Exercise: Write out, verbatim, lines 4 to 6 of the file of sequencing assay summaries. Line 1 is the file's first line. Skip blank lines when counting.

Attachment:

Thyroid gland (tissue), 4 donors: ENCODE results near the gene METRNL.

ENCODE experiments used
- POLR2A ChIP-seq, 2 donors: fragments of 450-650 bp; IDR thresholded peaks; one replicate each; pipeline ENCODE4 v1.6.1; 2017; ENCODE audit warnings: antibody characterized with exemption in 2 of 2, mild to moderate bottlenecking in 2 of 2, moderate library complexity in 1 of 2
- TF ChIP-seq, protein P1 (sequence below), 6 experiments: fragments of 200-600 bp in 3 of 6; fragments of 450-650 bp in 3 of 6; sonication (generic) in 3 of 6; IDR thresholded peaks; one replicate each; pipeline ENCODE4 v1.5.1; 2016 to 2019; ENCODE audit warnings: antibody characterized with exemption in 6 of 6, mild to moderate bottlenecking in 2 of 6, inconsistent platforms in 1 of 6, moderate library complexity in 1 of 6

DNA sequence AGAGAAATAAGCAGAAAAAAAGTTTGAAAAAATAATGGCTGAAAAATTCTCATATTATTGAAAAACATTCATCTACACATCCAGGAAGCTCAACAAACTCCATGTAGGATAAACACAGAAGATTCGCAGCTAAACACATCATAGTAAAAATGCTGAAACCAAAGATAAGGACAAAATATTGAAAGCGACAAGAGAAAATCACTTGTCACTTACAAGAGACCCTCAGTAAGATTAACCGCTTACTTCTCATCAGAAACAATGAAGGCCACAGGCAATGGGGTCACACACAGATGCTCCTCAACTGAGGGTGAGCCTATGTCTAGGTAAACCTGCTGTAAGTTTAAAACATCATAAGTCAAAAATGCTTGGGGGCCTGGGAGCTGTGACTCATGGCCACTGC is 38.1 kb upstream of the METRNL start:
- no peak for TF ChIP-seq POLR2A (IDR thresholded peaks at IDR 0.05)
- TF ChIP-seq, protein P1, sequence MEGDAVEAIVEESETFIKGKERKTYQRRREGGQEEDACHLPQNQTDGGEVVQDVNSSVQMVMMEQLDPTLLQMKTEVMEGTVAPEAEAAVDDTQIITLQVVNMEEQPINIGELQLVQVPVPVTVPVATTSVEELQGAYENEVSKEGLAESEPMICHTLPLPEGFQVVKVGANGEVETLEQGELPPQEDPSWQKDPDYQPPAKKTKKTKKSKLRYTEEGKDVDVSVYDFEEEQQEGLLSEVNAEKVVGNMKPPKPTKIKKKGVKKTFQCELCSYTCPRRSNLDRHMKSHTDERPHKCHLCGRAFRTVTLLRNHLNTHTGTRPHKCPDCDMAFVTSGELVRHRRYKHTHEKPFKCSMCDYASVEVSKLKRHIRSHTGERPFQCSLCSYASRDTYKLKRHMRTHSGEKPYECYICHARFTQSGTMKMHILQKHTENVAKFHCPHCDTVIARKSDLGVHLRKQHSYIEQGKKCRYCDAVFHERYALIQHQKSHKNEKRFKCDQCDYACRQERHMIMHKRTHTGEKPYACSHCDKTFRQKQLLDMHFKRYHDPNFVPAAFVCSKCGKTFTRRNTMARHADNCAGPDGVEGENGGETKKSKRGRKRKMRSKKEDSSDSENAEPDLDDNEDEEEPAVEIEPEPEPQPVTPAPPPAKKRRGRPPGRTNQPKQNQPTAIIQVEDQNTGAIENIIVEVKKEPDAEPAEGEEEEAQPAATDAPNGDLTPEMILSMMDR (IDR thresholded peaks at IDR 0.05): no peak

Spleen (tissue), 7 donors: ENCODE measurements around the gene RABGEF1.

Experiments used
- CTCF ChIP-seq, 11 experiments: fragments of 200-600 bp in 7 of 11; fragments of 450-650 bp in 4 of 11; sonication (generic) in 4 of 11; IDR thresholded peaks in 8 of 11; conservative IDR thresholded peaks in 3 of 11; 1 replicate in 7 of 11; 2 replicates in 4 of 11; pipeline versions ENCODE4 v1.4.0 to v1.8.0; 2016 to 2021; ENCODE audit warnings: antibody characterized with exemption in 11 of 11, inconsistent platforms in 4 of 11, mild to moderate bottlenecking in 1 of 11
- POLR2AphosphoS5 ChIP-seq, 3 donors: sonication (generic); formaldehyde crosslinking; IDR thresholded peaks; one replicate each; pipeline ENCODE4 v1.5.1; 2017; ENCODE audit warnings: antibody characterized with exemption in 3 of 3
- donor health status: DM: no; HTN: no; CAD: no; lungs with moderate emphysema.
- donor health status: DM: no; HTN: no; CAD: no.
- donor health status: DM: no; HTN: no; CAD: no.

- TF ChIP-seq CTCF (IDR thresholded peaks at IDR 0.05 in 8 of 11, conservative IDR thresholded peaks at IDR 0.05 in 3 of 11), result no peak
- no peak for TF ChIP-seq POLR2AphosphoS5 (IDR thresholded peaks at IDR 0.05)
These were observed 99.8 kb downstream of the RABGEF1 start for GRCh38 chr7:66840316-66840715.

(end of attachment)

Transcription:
- TF ChIP-seq, protein P1 (sequence below), 6 experiments: fragments of 200-600 bp in 3 of 6; fragments of 450-650 bp in 3 of 6; sonication (generic) in 3 of 6; IDR thresholded peaks; one replicate each; pipeline ENCODE4 v1.5.1; 2016 to 2019; ENCODE audit warnings: antibody characterized with exemption in 6 of 6, mild to moderate bottlenecking in 2 of 6, inconsistent platforms in 1 of 6, moderate library complexity in 1 of 6

DNA sequence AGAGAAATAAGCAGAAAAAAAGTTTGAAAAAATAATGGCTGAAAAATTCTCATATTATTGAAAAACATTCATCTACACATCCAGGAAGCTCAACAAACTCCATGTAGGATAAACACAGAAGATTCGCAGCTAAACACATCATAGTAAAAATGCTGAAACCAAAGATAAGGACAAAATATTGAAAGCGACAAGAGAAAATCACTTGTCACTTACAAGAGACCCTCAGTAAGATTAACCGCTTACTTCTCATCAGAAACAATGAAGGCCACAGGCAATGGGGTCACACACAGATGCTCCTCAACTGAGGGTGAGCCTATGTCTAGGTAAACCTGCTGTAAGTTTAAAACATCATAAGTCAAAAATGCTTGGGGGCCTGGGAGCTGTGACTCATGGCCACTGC is 38.1 kb upstream of the METRNL start:
- no peak for TF ChIP-seq POLR2A (IDR thresholded peaks at IDR 0.05)